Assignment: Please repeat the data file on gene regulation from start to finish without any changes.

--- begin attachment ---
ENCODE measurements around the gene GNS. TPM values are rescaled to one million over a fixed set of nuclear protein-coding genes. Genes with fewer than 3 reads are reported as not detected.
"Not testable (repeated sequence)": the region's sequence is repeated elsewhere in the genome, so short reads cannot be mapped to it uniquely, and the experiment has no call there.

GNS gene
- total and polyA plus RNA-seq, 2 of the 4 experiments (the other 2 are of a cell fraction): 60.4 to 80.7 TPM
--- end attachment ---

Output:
ENCODE measurements around the gene GNS. TPM values are rescaled to one million over a fixed set of nuclear protein-coding genes. Genes with fewer than 3 reads are reported as not detected.
"Not testable (repeated sequence)": the region's sequence is repeated elsewhere in the genome, so short reads cannot be mapped to it uniquely, and the experiment has no call there.

GNS gene
- total and polyA plus RNA-seq, 2 of the 4 experiments (the other 2 are of a cell fraction): 60.4 to 80.7 TPM